Address: P. O. Box 435 - Wiscasset, Maine 04578

Middlesex Canal
Listed on National Register of Historic Places

On September 1, 1972, the Middlesex Canal was officially listed by the National Parks Service on the National Register of Historic Places. Notification of this designation was conveyed to the Association by letter of John F. X. Davoren, Secretary of the Commonwealth and Chairman of the Massachusetts Historical Commission.

Appropriately, this letter was received the day before the Association's last meeting on September 10, and made a fitting climax to the tenth anniversary program. Dr. Richard W. Hale, State Archivist and Acting Chairman of the Massachusetts Historical Commission, was present at the meeting and read the letter of notification and spoke about the significance of the designation of the Canal on the National Register of Historic Places.

Not all the Canal has been so listed. Through the courtesy of Polly Ann Motherly, Historian for the Massachusetts Historical Commission, we here ex-tract the actual descriptions of the designated portions of the Canal, taken from the official nomination form.

For the purposes of clarity, the description of the canal and its locations has been separated into six sections; also, the boundaries (the area on either side of the canal which is necessary to maintain the integrity of the canal setting) are delineated in each of the following sections:

Section 1 - Merrimack River (Lowell) to Route 110 (Chelmsford); 2.1 miles
The boundaries of this section include a fifteen rod strip on each side of the canal, measured from the embankments. These measurements apply, how-ever, only to that section south of Westford Street to the junction of Routes 3 and 110.

Section 2- Route 110 to the Chelmsford-Billerica Town Line at Brick Kiln Road; 1.9 miles
Canal Street forms the western boundary of the canal along the extant section (approximately 1000 feet). The eastern boundary is set fifteen rods from the east embankment of the canal.

Section 3 - Chelmsford-Billerica Town Line to Pond Street; 2.7 miles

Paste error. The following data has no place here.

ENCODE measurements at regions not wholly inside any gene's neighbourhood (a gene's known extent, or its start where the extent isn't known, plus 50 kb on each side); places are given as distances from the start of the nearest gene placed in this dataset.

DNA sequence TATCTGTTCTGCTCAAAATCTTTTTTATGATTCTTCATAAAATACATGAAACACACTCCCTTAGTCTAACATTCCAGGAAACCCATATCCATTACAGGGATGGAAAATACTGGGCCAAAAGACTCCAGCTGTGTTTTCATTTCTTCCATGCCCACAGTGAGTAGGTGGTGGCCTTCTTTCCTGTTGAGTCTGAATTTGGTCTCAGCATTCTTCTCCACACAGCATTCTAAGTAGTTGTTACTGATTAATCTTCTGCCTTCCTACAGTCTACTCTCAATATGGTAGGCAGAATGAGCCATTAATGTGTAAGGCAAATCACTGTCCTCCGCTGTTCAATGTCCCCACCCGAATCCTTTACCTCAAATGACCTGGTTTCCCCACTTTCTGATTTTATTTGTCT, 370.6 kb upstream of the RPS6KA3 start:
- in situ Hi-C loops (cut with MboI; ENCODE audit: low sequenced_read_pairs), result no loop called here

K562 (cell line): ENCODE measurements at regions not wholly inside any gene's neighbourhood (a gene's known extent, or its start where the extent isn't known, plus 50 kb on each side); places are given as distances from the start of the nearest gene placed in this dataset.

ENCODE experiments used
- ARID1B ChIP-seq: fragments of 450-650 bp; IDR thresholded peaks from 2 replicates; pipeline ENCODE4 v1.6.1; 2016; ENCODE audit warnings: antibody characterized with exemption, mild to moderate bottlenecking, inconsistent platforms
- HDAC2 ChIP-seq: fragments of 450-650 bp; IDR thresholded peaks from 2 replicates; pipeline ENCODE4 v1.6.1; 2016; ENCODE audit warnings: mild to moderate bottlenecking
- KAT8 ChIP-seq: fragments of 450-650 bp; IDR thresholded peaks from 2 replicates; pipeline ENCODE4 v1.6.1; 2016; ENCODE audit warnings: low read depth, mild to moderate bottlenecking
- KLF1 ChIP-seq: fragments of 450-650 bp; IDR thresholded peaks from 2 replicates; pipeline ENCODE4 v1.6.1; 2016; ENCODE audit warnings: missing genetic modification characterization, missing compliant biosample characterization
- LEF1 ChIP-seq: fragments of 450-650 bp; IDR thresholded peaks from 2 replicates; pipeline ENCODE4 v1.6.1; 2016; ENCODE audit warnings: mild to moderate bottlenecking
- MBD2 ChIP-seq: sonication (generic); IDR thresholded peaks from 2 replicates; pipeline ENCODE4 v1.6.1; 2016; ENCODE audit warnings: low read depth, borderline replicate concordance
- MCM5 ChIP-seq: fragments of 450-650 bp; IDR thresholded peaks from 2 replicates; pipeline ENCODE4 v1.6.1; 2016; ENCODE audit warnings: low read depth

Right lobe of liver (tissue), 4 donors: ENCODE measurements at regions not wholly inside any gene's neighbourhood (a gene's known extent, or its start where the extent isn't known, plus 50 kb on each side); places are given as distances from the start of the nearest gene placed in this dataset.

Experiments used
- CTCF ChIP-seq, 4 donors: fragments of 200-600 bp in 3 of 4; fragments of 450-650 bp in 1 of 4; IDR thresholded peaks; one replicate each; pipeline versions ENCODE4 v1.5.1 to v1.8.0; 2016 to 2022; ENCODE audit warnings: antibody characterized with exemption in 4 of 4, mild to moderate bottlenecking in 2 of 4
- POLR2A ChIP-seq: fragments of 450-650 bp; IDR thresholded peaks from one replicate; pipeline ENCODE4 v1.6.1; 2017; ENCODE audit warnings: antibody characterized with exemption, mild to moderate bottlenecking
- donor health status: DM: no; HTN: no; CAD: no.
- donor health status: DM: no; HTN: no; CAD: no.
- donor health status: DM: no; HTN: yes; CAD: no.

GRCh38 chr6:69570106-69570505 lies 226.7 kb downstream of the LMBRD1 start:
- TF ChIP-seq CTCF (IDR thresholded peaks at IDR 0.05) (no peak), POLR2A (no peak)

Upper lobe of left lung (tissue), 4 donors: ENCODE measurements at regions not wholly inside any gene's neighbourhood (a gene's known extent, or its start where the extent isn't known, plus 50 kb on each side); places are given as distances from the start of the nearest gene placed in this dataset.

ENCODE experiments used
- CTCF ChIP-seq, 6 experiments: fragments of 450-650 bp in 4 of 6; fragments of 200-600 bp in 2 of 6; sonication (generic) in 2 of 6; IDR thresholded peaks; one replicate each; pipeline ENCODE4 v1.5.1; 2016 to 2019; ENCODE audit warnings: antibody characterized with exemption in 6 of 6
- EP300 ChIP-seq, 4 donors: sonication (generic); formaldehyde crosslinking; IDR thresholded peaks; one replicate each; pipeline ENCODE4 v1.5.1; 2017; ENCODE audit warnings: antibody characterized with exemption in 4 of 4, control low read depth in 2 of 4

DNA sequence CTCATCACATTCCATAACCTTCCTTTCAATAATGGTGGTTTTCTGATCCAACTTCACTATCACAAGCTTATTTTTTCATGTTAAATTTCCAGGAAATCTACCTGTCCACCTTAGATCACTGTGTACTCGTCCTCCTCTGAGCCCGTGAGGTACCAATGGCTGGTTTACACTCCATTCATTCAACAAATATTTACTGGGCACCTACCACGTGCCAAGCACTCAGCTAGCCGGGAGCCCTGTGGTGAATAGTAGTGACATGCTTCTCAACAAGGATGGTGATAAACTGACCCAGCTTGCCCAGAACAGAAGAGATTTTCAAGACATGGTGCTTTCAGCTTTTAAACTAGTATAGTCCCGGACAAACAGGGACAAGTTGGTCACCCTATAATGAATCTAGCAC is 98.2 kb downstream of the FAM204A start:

Lowell Street forms the southwestern boundary for this part of the section, while the northeastern boundary includes fifteen rods of woodland measuring from the embankment and paralleling the embankment from Route 3A to the North Billerica Fire Station.

On the east shore of the Concord River: This section, from the Concord River to Pond Street, approximately two miles, is woodland and marsh and its boundaries include a fifteen rod strip on each side of the canal.

Section 4 - Pond Street to the junction of Routes 129 and 38; 4.3 miles
From Pond Street to Brown Street, the northeast boundary of this section of the canal is fifteen rods wide and includes woods and marshland. Exceptions occur where the canal is obliterated in the area of Charme Street and Keyes Road. Between Dignon and Brown Streets, the boundaries are reduced to eight rods. At the Shawsheen Aqueduct, the boundary is eight rods wide. From Nichols Street to the junction of Routes 129 and 38, the northeast boundary is the Boston and Maine Railroad tracks.

The southwest boundary is set fifteen rods from the canal between Pond Street and Gray Street; between Gray Street and Andover Road, the canal is bounded on the southwest by Canal Street; between Andover Road and Nichols Street, it is bounded by Route 129; and beyond Nichols Street, the boundary is fifteen rods from the canal, including marsh areas and woodland.

Section 5 -Junction of Routes 129 and 38 to the junction of Routes 128 and 38; 3.9 miles